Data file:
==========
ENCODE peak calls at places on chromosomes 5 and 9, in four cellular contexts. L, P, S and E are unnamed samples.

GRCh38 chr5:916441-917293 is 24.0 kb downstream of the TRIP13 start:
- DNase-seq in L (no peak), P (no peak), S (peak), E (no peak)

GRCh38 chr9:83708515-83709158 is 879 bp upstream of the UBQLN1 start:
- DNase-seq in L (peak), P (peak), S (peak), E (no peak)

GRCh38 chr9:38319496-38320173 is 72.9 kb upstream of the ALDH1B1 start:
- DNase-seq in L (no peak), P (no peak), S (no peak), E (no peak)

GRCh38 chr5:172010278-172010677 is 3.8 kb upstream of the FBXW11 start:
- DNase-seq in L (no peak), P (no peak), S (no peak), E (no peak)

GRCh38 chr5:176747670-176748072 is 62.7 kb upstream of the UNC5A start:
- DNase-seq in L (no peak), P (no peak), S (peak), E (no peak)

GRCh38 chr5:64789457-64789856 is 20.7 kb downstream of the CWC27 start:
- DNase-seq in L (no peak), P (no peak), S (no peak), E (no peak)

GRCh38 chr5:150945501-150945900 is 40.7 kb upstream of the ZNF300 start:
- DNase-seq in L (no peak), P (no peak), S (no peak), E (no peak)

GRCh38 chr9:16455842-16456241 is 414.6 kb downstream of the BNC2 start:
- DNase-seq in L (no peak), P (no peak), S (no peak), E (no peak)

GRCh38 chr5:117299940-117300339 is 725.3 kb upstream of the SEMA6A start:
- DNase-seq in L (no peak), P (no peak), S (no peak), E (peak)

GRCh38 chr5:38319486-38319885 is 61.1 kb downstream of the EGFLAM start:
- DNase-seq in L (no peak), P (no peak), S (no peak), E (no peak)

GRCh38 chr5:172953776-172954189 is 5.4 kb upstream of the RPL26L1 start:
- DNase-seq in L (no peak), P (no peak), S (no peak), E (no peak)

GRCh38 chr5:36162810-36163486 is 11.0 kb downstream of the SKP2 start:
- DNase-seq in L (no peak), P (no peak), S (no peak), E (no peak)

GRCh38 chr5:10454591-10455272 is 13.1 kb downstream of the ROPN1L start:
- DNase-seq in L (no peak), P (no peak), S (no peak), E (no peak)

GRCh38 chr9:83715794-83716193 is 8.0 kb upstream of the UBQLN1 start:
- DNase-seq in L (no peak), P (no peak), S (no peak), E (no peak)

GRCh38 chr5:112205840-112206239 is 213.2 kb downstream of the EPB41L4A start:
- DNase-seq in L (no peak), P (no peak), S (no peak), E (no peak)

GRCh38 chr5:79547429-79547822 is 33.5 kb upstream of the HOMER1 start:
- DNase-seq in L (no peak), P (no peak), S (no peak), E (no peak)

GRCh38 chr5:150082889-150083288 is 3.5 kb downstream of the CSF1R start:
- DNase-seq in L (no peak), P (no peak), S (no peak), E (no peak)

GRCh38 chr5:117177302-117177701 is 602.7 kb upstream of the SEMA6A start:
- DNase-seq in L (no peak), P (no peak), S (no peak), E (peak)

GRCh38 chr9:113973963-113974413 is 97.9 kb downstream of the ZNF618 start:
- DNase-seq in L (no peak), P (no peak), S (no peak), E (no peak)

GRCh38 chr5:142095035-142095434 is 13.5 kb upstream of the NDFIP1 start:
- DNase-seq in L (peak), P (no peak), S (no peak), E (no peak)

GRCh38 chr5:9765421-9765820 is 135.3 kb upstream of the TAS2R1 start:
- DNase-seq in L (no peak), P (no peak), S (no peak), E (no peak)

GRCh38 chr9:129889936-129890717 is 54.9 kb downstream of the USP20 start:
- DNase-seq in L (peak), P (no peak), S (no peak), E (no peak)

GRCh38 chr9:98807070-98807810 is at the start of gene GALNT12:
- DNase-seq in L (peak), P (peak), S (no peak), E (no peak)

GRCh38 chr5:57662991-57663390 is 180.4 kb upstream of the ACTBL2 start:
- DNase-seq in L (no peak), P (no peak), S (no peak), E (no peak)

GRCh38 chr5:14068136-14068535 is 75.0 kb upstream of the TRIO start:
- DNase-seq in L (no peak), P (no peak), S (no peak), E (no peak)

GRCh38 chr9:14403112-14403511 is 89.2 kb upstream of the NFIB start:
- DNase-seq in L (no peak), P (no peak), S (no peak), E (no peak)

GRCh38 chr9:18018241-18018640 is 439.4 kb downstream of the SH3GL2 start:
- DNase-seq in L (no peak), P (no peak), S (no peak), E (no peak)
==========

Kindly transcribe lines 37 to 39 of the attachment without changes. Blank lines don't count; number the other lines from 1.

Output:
- DNase-seq in L (no peak), P (no peak), S (no peak), E (peak)

GRCh38 chr9:113973963-113974413 is 97.9 kb downstream of the ZNF618 start:
- DNase-seq in L (no peak), P (no peak), S (no peak), E (no peak)